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This history-filled trail traverses the communities of Upland, Rancho Cucamonga, Fontana, and Rialto in Southern California’s Inland Empire metropolitan region. It follows the route of the Pacific Electric Railway, once the largest interurban railway on earth. The railway’s San Bernardino Line, designed around the citrus industry, was completed in 1914.
The rail-trail is open to cyclists, walkers, runners, and equestrians and weaves its way through residential neighborhoods. Be prepared for on-street crossings that, while remarkably well-designed and marked, will add some time to your journey. There are no gaps along this 20-mile trail, so getting lost is not a concern. While some segments are rather utilitarian, others are tree lined, featuring charming plantings and landscaping, especially at crossings—look for the purple blooms of the jacaranda trees in the spring. You may catch a glimpse of mountain views on the horizon, as well as small sculptures and a mural celebrating the corridor’s railroad roots.
The Claremont and Montclair Metrolink stations are close to the start of the trail, providing a direct connection to Los Angeles’s Union Station. Begin your journey at a trailhead at North Claremont Boulevard and Huntington Drive in Upland, just a few blocks from Pomona College. The first trail segment is on a slight hill. Once you cross Euclid Avenue, you will reach Historic Downtown Upland, where you can enjoy popular restaurants, do some shopping, or swing by the Saturday farmers market. Continuing, you will find small plazas with tables, benches, and chessboards at North 8th and North 10th Avenues. A half mile after crossing over Historic Route 66, you will intersect the paved, 2.4-mile Cucamonga Creek Trail. Farther north, past Haven Avenue, the Deer Creek Channel includes a trail that can be accessed here. Just before Milliken Avenue is a fitness court and the impeccably manicured Central Park, followed by Ellena Park at the next intersection.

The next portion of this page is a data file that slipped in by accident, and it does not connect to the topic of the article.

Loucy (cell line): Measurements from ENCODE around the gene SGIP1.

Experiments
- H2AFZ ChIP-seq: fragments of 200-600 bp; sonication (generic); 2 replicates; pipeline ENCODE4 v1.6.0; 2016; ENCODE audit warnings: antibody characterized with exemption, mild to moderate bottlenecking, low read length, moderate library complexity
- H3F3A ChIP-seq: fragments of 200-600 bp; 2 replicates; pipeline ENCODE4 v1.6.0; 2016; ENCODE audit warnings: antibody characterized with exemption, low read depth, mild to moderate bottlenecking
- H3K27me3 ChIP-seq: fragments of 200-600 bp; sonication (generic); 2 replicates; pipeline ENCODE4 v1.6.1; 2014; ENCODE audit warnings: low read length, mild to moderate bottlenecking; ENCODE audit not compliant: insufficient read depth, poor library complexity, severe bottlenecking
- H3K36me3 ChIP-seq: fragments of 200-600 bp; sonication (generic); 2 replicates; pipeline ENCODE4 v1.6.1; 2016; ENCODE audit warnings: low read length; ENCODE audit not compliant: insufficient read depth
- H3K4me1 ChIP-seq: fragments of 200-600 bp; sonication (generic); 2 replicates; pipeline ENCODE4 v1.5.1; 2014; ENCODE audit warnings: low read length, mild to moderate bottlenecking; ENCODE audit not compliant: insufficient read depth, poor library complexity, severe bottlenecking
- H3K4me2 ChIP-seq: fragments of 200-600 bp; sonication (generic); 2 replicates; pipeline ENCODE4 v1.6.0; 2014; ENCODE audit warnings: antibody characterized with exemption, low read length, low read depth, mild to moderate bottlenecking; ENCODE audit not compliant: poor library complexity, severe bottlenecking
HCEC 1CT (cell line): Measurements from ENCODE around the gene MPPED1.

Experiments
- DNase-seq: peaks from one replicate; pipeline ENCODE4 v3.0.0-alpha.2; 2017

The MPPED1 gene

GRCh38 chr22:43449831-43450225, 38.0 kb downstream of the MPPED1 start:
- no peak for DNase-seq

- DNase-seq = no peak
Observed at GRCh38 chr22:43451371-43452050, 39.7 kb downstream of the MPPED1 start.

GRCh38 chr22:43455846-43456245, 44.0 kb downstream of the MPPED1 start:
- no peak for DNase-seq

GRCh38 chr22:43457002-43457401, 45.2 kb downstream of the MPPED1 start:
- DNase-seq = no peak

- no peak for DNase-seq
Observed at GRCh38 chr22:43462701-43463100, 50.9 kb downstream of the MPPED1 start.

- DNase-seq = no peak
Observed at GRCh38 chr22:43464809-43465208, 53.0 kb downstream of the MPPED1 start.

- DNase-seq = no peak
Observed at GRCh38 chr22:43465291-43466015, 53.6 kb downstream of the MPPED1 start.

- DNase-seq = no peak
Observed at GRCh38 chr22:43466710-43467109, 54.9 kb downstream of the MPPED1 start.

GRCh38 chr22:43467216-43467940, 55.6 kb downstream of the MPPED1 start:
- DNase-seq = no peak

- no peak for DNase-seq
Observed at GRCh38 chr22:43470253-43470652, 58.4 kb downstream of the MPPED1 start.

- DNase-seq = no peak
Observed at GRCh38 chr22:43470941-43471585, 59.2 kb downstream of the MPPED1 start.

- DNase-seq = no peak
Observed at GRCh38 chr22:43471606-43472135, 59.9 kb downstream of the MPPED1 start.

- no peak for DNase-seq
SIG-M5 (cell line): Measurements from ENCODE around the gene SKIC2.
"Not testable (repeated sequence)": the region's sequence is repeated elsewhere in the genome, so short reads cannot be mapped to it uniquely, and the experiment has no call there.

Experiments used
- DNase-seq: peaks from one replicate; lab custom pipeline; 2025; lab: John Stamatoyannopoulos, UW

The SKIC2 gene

You will leave the trail via buffered bike lanes at Rochester Avenue. At Etiwanda Avenue, take note of the Etiwanda Pacific Electric Depot, which served passengers until 1941 and freight until 1960. Between Oleander and Cypress Avenues is Cypress Center Park, situated next to Seville Park and Amphitheater. Past Juniper Avenue is the Helen Putnam Historical Plaza, which houses rose gardens and an old-fashioned windmill. You also will find the Art Depot, which served its original purpose as an agricultural freight depot from 1915 to 1961 and now holds classes, exhibits, and programming. Across from the gallery is the last parking area for this trail (there is no parking near the trail’s eastern endpoint in Rialto).
On the next block, enjoy the fountains at the Fontana Lewis Library before passing yet another park. At Mango Avenue is the Fontana Citrus Association building (later renamed the Sunkist Packing Plant, it now functions as a warehouse for the Fontana Unified School District). The trail’s grand finale is a bridge that replicates Venice, Italy’s Rialto Bridge, for which the California city is allegedly named.
Parking is available at the many parks along the route, including Rancho Cucamonga's Central Park, Ellena Park, North Heritage Park, Cypress Center Park, and Seville Park and Amphitheater.
Visit the TrailLink map for all options and detailed directions.
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